September. 25. 2021
Leading Financial Regulator Candidate Rejects Cryptocurrency As Financial Asset
|In this August 6 file photo, Koh Seung-beom, the Financial Services Commission (FSC) candidate, addresses reporters as he arrives at his temporary office in Seoul. Yonhap|
The South Korean financial regulator candidate said on Wednesday that it might be difficult to recognize cryptocurrency as a financial asset in light of international trends.
“I understand that the Group of 20, the International Monetary Fund, other international agencies and a considerable number of experts find it difficult to see virtual currencies as a financial asset, and believe that they could not function as a financial asset. currency, ”Koh Seung-beom said. , the candidate for the Financial Services Commission (FSC), said during a meeting with reporters.
His comment came as South Korean investors massively bought virtual currency, viewing it as a lucrative asset amid the coronavirus pandemic.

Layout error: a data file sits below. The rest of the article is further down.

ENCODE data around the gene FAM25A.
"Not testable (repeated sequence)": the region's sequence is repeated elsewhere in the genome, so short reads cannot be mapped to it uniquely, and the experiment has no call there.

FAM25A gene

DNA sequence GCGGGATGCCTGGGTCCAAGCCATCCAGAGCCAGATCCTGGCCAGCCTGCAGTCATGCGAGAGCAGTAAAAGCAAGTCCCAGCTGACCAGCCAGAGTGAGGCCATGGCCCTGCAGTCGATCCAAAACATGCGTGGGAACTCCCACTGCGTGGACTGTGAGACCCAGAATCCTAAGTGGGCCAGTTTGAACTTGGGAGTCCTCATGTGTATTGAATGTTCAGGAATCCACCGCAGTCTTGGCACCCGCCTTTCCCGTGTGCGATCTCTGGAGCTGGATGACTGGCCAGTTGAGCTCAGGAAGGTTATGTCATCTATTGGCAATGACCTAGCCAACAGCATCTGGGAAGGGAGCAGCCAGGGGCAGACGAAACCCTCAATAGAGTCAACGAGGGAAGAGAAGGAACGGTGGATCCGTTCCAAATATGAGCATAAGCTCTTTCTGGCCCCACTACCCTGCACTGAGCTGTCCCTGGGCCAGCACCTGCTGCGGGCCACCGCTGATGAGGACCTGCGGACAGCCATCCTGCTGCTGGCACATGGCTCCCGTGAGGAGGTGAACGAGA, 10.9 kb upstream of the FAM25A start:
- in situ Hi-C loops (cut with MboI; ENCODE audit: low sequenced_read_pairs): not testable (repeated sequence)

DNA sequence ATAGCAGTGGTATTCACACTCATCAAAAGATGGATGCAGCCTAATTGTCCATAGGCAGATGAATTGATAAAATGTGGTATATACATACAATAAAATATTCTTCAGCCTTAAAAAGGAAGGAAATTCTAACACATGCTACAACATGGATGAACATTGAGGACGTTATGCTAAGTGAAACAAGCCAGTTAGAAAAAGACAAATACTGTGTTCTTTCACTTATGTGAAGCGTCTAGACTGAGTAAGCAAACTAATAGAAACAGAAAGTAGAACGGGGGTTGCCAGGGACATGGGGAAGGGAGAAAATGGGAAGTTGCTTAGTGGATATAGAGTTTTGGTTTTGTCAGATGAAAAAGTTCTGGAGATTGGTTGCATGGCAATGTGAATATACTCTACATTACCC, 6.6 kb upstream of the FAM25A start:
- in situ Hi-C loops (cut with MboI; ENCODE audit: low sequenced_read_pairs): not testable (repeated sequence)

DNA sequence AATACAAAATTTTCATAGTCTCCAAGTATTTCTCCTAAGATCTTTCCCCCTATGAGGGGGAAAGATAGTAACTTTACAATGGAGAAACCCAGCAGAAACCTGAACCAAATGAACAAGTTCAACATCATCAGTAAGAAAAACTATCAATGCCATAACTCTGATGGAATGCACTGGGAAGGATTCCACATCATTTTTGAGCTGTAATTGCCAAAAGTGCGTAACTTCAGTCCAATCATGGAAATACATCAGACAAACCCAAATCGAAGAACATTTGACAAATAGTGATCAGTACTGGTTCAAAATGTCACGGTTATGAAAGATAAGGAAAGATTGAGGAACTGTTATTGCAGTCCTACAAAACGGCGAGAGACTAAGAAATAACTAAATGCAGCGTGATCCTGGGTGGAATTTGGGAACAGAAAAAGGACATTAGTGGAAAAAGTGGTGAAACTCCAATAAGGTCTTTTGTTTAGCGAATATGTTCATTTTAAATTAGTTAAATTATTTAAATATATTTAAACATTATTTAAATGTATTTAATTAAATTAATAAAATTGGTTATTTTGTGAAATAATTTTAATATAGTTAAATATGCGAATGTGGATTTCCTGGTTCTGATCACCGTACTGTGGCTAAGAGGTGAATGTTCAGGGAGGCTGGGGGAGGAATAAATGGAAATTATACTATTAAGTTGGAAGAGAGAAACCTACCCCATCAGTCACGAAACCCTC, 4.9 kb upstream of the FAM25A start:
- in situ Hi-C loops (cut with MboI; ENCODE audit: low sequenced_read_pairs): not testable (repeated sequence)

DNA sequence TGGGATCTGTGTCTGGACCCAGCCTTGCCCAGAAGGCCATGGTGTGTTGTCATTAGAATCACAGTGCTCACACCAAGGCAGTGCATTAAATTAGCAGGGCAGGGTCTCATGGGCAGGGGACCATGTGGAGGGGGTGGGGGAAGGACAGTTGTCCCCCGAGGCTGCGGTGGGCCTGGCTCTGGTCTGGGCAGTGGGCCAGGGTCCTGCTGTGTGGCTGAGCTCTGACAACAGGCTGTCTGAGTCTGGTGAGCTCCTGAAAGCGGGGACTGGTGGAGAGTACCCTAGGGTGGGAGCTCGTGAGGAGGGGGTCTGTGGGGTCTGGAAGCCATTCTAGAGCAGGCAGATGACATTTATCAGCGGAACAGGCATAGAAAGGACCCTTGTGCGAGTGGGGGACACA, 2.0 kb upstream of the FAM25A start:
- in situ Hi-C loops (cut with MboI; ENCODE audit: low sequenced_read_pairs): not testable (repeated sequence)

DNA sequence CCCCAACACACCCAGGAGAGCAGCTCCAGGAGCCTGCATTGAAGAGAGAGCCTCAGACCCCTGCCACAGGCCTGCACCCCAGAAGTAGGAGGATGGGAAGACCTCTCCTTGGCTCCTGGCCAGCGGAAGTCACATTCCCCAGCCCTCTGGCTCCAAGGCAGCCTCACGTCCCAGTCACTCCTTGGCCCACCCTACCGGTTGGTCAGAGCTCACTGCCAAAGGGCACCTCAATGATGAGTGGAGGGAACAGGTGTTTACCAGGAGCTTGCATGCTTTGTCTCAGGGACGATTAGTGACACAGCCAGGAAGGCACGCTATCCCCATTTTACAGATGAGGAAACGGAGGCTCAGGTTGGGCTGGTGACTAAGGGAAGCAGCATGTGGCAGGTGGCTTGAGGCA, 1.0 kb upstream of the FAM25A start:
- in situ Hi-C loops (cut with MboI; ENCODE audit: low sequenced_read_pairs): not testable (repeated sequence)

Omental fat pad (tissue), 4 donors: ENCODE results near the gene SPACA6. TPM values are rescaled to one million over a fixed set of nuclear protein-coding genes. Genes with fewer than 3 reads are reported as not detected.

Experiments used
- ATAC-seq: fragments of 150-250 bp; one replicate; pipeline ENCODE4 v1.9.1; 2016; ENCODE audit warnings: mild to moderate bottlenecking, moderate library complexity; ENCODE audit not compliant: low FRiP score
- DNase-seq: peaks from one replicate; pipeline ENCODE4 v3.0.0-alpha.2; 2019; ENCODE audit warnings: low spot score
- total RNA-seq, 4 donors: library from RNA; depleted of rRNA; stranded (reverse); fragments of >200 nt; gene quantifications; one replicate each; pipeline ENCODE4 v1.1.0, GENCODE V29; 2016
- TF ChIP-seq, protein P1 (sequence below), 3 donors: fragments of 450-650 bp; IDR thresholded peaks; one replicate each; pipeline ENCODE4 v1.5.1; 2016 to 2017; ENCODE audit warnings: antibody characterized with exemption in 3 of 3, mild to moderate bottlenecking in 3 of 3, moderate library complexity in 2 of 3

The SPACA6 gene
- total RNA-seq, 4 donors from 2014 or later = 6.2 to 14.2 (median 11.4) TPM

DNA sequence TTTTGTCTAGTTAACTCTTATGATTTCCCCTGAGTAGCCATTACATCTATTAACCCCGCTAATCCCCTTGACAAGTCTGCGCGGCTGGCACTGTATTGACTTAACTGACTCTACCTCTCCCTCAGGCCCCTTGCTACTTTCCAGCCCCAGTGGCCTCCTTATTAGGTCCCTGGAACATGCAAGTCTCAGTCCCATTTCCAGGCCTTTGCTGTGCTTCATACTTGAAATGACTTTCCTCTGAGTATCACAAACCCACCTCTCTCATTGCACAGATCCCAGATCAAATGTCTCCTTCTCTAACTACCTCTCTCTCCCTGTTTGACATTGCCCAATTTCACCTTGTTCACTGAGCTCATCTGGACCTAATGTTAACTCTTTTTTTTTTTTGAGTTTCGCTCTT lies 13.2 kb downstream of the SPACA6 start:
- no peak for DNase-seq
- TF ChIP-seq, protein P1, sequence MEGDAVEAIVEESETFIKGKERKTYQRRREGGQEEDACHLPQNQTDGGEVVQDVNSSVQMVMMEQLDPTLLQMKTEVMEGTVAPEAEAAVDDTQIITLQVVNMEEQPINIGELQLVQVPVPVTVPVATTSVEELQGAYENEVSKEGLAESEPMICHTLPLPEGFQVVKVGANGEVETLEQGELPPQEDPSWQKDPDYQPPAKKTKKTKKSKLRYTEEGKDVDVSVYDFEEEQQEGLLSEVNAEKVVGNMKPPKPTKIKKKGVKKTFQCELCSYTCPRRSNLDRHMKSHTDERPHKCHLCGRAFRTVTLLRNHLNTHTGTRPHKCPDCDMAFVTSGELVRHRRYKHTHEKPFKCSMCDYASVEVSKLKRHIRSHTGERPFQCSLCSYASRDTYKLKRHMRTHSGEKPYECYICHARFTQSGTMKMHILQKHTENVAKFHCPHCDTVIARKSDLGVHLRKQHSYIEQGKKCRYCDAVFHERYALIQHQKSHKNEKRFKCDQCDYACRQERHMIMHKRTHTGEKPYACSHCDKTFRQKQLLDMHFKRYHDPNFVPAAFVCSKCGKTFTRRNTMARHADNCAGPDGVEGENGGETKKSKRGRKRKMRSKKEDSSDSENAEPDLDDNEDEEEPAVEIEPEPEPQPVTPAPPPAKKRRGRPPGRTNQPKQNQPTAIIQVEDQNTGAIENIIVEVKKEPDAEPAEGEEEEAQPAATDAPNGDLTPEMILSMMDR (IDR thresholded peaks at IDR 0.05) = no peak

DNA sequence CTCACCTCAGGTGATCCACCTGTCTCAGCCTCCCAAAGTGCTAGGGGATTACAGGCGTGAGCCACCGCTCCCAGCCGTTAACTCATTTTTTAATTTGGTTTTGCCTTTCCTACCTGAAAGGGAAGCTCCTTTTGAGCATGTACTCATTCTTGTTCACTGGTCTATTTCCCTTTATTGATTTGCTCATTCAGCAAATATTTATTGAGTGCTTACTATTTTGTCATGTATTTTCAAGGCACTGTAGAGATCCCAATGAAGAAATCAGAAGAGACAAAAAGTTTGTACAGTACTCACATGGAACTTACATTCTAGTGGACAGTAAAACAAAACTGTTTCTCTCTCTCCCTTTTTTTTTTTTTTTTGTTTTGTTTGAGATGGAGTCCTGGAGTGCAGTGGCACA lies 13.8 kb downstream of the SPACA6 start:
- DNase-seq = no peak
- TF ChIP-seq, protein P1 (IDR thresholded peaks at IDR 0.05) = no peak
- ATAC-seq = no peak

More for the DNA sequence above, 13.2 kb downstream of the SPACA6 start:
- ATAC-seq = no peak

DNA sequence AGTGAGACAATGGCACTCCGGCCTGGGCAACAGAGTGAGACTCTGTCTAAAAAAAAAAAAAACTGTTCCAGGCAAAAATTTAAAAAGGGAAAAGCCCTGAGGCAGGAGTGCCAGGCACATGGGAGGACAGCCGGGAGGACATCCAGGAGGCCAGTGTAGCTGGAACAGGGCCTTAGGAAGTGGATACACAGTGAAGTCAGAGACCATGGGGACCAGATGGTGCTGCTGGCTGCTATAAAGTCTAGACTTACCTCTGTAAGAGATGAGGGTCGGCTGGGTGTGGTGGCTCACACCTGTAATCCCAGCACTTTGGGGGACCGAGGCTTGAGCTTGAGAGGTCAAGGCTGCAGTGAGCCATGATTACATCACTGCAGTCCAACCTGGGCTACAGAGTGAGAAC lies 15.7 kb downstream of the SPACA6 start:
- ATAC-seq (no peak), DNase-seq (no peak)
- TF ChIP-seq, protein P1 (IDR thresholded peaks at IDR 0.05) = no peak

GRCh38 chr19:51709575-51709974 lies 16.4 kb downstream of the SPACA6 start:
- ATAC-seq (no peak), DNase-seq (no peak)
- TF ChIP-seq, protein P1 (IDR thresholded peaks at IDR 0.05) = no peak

More and more young people have invested in cryptocurrencies, anticipating higher returns, with some claiming that they cannot buy houses solely with their income as house prices skyrocket.
Koh reiterated his previous commitment to ensuring that financial authorities give top priority to limiting a sustained increase in household debt, which some experts say is a time bomb for Asia’s fourth-largest economy. .
“The FSC will continue existing anti-debt measures and propose additional measures, if necessary, mobilizing all available political means,” he said.
An excessive increase in household credit could lead to the creation and collapse of a bubble, which could undermine the strength of the country’s financial industry and have a negative impact on the real economy, he said. he adds.
Credit to South Korean households hit an all-time high of 1,765 trillion won ($ 1,520 billion) in late March, up 9.5 percent from a year earlier, according to bank data central.
In April this year, the FSC announced a series of measures to slow the growth of household debt by extending stricter rules to more mortgage borrowers. (Yonhap)